My Anxiety Story

Your daughter is crying out from the other room. It’s 2 A.M. You run to soothe her. Then, pain. Your heart is bouncing around in your chest. Your body is shaking. You feel cold. Your mind races. Heart attack? Am I going to die?

This happened to me several nights when my daughter was a baby (she’s almost 2 now). What I learned later was that I was having panic attacks, most likely from a swelling of anxiety, my high blood pressure, and the jet of adrenaline from hearing my daughter scream in the middle of the night. But as someone with a history of medical incidents (kidney stones, bells palsy to name a couple), these episodes were terrifying and, no doubt, compounded my anxiety about my own health and mortality.

Every night was a reminder that it could happen again. That, at any given night, my body would cease to rely on rational thought or my will to remain calm and rest. And these attacks would also make it hard to sleep, which then compounded the anxiety and lethargy further. And my wife couldn’t really understand what was happening to me, and I couldn’t really talk to anyone at work about it. It felt like a battle I was fighting on my own.

I eventually got medication for my anxiety, and the panic attacks have gone away for the most part. I did have an episode not too long ago, but it seemed to help that I had an idea of what was happening to me. But these traumatic experiences have left me with an indelible impression: mental health is no joke and it is a problem. It’s further exacerbated by an inability to communicate what is really happening in our minds and bodies, and how the two are connected. How can people understand the feeling if they’ve never really experienced it?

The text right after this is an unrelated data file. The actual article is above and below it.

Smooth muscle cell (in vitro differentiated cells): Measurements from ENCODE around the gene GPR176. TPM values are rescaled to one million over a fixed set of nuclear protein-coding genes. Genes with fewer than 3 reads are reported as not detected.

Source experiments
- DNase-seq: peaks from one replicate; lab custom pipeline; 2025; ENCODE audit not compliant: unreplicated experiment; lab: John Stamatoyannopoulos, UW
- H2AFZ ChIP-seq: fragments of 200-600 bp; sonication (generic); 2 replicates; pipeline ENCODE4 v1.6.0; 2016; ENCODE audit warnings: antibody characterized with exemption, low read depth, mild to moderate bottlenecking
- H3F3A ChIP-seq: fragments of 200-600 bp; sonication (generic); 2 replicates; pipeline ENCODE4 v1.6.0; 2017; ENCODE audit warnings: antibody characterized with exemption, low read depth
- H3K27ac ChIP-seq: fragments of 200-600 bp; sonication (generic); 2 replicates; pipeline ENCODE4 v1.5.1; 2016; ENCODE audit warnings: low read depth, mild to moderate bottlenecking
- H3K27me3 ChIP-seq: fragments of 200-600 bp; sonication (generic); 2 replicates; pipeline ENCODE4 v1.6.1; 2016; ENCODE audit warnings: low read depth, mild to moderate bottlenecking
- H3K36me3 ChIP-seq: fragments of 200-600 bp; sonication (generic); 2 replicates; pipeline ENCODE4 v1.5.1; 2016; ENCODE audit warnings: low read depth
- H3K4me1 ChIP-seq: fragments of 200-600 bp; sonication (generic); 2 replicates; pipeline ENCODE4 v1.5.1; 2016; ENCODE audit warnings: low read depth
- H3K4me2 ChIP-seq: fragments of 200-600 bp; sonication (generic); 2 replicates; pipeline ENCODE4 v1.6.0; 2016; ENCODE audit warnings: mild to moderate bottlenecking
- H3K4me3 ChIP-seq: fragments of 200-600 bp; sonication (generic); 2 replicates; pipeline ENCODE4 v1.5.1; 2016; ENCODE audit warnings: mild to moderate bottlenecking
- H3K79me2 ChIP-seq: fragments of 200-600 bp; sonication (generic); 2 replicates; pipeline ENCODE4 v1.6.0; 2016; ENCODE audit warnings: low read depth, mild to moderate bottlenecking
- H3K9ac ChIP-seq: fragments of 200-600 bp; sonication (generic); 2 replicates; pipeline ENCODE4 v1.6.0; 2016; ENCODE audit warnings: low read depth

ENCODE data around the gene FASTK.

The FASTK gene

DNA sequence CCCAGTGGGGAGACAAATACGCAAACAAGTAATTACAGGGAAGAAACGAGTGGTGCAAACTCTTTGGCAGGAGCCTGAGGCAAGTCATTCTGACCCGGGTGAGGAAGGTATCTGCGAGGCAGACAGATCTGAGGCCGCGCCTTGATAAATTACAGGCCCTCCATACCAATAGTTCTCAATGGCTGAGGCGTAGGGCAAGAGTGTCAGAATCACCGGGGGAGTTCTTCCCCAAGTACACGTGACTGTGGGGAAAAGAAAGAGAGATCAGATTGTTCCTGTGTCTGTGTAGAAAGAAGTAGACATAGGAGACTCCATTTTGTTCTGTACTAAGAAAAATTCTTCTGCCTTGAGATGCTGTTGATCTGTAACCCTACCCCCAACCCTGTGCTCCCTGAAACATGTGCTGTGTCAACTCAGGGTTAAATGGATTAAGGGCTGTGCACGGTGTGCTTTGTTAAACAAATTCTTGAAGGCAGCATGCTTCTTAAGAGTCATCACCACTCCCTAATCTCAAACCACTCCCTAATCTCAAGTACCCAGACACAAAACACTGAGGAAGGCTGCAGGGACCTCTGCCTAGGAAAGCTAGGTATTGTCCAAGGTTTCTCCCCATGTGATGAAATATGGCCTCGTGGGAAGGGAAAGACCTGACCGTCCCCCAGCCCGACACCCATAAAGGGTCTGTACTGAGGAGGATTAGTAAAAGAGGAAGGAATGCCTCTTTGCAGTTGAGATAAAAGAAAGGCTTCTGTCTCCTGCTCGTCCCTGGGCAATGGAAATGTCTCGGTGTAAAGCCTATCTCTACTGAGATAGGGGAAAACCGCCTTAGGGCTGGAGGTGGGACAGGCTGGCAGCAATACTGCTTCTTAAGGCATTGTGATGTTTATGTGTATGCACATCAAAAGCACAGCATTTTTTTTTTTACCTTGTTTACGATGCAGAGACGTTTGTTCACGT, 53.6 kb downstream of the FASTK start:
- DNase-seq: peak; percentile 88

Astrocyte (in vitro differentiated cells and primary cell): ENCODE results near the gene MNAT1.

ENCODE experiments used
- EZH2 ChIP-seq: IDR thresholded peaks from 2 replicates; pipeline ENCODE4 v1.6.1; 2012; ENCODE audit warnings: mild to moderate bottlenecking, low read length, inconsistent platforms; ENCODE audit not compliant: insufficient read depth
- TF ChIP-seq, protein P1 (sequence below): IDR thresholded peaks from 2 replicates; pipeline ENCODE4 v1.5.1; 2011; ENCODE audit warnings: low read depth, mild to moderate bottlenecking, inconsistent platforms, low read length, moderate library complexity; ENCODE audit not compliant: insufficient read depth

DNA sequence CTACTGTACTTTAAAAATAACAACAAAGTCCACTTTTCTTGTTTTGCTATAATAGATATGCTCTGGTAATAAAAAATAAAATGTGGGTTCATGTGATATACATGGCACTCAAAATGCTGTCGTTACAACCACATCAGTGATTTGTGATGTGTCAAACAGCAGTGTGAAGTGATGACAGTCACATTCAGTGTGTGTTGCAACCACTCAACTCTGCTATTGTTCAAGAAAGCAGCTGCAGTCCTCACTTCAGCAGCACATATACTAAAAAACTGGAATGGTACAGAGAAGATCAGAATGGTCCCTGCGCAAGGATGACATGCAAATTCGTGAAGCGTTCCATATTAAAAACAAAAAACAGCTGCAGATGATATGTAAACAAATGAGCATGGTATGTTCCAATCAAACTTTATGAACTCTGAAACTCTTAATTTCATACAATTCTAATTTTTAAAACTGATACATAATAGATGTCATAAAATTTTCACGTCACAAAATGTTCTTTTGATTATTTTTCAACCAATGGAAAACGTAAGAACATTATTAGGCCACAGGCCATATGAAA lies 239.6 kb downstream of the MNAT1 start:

If you are experiencing these things:

  1. If you are struggling with anxiety or have had panic attacks, look at this site for a few tips to help.
  2. See a professional. Talk with a doctor or a psychiatrist. Or both. More help, the better.
  3. Talk through your anxieties with a close friend, spouse, or family member. Give names to what’s troubling you.
  4. Be willing to try medications, both natural and prescribed. (This has helped take my mind off of the attacks, and kept me from fixating on it – which would make me more anxious)
  5. Understand you are not alone, and that there are a lot of people struggling with this.

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